However, while the music on "Art-I-Ficial" is absolutely fantastic, there is no arguing that the band would not exist both literally and figuratively had it not been for the vocals of the one and only Poly Styrene (real name: Marion Elliot). Standing today as one of the most influential females in all of music history, her work throughout Germ Free Adolescents is nothing short of stunning, and she also used the album to make her case as one of the finest writers of her generation. Seamlessly switching between singing and shouting, Styrene has everything her male counterparts had to offer vocally and then some. The power and spirit in her singing is completely captivating, and there is a phenomenal sense of authenticity and raw emotion that runs throughout the song. This is largely due to it being clear that every song from X-Ray Spex had a deep meaning for Styrene, as she used the musical form to fight for women's rights in every avenue of life. On "Art-I-Ficial," she holds nothing back, giving a huge middle finger to society with the lines, "...when I put on my make-up, the pretty little mask not me...that's the way a girl should be, in a consumer society..." This, in many ways, is the true punk spirit, and few artists have so brilliantly expressed themselves, and it is lines like these that have made "Art-I-Ficial" such a cornerstone within the progression of music as a whole. Furthermore, countless female performers have used Styrene's "battle cries" as their own inspiration, and both her writing and vocals remain unrivaled more than thirty years later.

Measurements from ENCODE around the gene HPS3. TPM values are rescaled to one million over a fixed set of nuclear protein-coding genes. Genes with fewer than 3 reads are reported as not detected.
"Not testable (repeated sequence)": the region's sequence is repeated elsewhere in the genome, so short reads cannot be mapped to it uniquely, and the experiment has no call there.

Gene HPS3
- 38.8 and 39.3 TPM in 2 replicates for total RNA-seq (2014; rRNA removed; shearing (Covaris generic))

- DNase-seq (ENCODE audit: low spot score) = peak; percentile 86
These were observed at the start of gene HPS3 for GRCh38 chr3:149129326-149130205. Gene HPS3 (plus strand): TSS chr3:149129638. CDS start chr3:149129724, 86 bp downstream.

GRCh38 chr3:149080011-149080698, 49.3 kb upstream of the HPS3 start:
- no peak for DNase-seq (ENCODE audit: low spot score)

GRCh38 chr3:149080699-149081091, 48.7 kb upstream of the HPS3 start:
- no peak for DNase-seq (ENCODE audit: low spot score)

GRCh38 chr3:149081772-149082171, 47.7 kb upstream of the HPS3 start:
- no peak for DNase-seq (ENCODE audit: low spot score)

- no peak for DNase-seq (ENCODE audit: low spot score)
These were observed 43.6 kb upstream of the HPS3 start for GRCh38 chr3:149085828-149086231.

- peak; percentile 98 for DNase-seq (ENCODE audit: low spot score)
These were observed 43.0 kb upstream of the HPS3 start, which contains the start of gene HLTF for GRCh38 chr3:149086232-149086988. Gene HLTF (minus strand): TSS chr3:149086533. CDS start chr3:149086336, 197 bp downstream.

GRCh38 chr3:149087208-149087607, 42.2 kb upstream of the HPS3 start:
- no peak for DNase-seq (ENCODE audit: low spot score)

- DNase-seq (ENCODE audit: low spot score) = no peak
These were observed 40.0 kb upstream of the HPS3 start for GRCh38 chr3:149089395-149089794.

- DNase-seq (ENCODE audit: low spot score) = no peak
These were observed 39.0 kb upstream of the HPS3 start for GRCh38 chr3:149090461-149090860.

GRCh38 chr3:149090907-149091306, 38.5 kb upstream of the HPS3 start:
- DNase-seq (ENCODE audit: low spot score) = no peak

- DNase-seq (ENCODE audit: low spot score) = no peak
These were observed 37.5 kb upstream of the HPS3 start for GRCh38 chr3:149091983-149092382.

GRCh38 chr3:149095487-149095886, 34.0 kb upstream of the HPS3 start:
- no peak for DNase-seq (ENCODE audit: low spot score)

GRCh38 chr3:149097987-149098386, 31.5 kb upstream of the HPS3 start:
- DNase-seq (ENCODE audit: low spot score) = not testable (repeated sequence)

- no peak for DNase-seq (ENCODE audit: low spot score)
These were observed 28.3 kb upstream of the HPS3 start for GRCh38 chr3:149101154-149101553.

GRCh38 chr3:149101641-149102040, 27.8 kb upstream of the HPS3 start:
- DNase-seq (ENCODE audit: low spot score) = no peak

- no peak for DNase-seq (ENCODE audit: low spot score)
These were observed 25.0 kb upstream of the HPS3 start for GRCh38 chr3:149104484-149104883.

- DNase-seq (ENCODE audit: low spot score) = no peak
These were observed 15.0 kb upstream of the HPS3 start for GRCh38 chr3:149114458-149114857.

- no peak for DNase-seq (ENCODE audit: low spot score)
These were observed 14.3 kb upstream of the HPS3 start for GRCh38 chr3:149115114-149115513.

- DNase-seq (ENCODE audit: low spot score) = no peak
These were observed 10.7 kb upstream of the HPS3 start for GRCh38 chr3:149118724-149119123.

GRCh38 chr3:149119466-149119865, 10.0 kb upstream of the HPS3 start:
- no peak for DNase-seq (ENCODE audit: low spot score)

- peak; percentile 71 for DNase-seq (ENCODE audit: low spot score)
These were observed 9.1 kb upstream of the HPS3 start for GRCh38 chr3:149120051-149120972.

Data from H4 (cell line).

In many ways, it is almost tragic that X-Ray Spex released such a little amount of music, as they clearly had far more to offer than an overwhelming majority of their punk rock peers. Having a firm grasp on how to create frenzy-inducing, high emotion punk rock with a musicality that appealed to non-punk audiences, on many levels, the group was light-years ahead of the other bands of their era. Whether it was finding ways to perfectly blend saxophone progressions into their music or the mesmerizing vocal work of Poly Styrene, there has truly never been another band equal to X-Ray Spex, and it is much the reason that their only record, 1977's Germ Free Adolescents, continues to show up with a quite high ranking on countless "best of" lists. The album is truly flawless, and one cannot deny how much impact and influence it clearly had on so many bands that followed. The album is also significant in the fact that, while it is unquestionably punk rock, it does not follow the sonic trend that dominates much of the famed releases of 1977. X-Ray Spex took their own approach to the punk style, and their unique blend of crisp, yet frantic guitar work and a high octane rhythm section along with the bleating saxophone set them in a class all their own. Capped off by the uncanny presence of Poly Styrene, there are few albums that rival the brilliance of Germ Free Adolescents, and few songs from anywhere in history that can compare to X-Ray Spex 1977 song, "Art-I-Ficial."